Mr. Warren of Sylvania has been accused of sexually abusing at least eight minor girls in the 1970s. He was sued in April, 2002, by Teresa Bombrys, now of Hilliard, Ohio. She claimed in her lawsuit that is pending in Lucas County Common Pleas Court that Mr. Warren sexually molested her for four years beginning when she was in the fourth grade.

Ms. Blaine said Mr. Warren began molesting her when she was 13, and her suit was settled out of court by the Toledo diocese and the Oblates in 1994.

She said at least two other victims have told her about ritual abuse by Mr. Warren and that she or other SNAP officials have been contacted by more than a dozen alleged victims of Mr. Warren.

Catherine Hoolahan, an attorney representing a dozen clients with pending lawsuits against the Toledo diocese, said three claim they were abused during rituals and Satanic rites.

"It's scary stuff. You don't think of that as happening in Toledo, Ohio," Ms. Hoolahan said.

The Toledo Diocesan Review Board will meet today for a regularly scheduled session, chairman Frank Link said yesterday. The review board's creation was mandated by the U.S. Bishops Dallas Charter of 2002.

A person familiar with the diocese's investigation said Mr. Warren will be one of the main topics of discussion at today's review board session, adding that "there are many more victims of Chet Warren than have been reported so far."

Mr. Warren could not be reached for comment yesterday.

The Rev. James Cryan, head of the Oblates' Toledo-Detroit province, could not be reached for comment about the allegations against Mr. Warren.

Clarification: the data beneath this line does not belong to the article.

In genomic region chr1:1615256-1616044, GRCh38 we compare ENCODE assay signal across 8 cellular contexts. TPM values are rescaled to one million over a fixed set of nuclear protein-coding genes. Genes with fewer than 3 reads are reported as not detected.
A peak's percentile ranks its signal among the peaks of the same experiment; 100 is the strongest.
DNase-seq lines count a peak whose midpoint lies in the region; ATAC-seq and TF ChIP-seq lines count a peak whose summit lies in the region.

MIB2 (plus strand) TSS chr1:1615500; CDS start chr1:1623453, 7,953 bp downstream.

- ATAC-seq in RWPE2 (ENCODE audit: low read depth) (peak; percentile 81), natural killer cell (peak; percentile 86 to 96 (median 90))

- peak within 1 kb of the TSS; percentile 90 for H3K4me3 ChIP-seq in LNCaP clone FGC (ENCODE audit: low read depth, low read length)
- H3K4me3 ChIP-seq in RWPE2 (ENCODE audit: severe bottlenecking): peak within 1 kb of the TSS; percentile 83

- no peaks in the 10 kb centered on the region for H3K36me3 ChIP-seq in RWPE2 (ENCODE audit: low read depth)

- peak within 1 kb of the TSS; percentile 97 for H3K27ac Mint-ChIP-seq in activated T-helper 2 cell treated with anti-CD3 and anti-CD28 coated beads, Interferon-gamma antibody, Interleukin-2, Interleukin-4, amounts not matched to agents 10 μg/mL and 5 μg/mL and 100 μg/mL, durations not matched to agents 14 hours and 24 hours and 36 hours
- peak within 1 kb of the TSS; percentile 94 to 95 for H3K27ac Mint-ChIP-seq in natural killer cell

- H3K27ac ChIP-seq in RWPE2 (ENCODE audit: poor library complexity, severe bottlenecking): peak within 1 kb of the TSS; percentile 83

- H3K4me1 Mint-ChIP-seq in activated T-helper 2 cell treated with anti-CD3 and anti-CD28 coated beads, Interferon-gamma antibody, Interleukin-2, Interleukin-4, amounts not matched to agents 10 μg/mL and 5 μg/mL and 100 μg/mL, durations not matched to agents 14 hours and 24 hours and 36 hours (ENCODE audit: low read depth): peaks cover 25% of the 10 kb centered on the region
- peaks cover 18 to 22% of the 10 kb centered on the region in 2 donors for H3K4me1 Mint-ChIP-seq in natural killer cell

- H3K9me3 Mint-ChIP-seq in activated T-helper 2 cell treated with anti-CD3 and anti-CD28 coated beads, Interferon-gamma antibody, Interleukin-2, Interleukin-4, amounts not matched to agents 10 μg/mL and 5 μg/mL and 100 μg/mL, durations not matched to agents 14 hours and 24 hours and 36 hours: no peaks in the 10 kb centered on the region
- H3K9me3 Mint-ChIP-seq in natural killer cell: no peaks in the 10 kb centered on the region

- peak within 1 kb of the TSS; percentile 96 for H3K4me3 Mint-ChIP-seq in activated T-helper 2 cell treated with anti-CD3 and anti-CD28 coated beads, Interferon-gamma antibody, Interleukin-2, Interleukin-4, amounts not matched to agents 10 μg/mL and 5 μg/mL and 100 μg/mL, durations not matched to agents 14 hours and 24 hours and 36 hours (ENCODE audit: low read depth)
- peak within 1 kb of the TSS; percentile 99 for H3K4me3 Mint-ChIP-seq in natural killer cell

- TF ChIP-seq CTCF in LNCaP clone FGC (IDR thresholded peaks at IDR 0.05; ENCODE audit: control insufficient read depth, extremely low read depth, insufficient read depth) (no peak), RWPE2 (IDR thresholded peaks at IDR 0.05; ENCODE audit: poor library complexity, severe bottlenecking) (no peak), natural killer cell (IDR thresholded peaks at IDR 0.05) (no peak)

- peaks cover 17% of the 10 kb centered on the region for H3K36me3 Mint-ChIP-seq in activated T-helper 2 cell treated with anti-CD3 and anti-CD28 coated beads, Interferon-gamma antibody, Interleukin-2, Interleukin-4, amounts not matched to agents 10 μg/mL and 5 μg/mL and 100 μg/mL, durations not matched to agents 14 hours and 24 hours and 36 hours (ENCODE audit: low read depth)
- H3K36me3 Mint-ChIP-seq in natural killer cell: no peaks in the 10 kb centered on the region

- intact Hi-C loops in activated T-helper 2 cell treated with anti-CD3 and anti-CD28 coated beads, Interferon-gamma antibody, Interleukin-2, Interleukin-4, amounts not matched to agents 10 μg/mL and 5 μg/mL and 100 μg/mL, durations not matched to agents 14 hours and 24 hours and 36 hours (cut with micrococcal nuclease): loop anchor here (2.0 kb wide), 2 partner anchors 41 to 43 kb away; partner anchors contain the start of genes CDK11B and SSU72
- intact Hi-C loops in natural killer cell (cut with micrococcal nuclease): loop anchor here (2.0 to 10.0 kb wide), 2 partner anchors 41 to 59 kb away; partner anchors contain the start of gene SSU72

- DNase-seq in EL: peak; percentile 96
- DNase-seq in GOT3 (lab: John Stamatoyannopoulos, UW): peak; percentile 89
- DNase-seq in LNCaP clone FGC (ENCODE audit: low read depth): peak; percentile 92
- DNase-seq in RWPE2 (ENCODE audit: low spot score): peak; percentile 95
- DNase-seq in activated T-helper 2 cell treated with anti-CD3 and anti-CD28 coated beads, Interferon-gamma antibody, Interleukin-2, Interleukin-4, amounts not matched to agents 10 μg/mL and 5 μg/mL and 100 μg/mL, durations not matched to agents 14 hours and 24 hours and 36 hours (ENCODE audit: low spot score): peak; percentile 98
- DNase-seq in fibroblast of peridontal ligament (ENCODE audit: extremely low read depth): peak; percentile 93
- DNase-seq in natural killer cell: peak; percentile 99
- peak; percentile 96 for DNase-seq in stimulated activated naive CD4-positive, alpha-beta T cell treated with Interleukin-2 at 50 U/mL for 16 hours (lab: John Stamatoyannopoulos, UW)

Father Robinson, a diocesan priest of 40 years and known by many clerics and parishioners as a quiet, gentle man, was questioned for several hours Friday afternoon at his tidy brick home next to the Toledo Police Scott Park District Station and arrested about 10:15 p.m.

Investigators say the priest murdered Sister Margaret Ann, strangling her to death. Her body had been wrapped in an altar cloth and stabbed up to 32 times in the neck and torso.

Sister Margaret Ann's body was posed to look as if she had been sexually abused, but the cold-case squad that reopened the investigation said there was no evidence of sexual activity.

Detective Steve Forrester of the Toledo police and Tom Ross, an investigator for the Lucas County Prosecutor's Office, said Saturday that they believe that Father Robinson acted alone and that the nun's murder was part of a religious ceremony.

Police in 1980 claimed that they lacked the evidence to arrest the priest, and the cold-case squad said it found something "startling" when investigators took a new look at the physical evidence. They said developments in "blood transfer patterns" technology will prove that a weapon belonging to Father Robinson was responsible.

Father Robinson's attorney, John Thebes, said his client maintains his innocence and the effort under way by some community members to help post the priest's bail has been "very positive and heartwarming."

Mr. Thebes said many people who aren't related to Father Robinson are willing to put up their homes to help him post bond.

But, he said, there is a lot of paperwork, such as property deeds and mortgage notes, that comes with the process.

Bishop Blair, who has said he is deeply saddened by Father Robinson's arrest and the reports of ritual abuse, leaves today for Rome with Auxiliary Bishop Robert Donnelly for their semiannual meeting with Pope John Paul II.

Blade staff writers Christina Hall and Robin Erb contributed to this report.

Contact David Yonke at

dyonke@theblade.com

or 419-724-6154.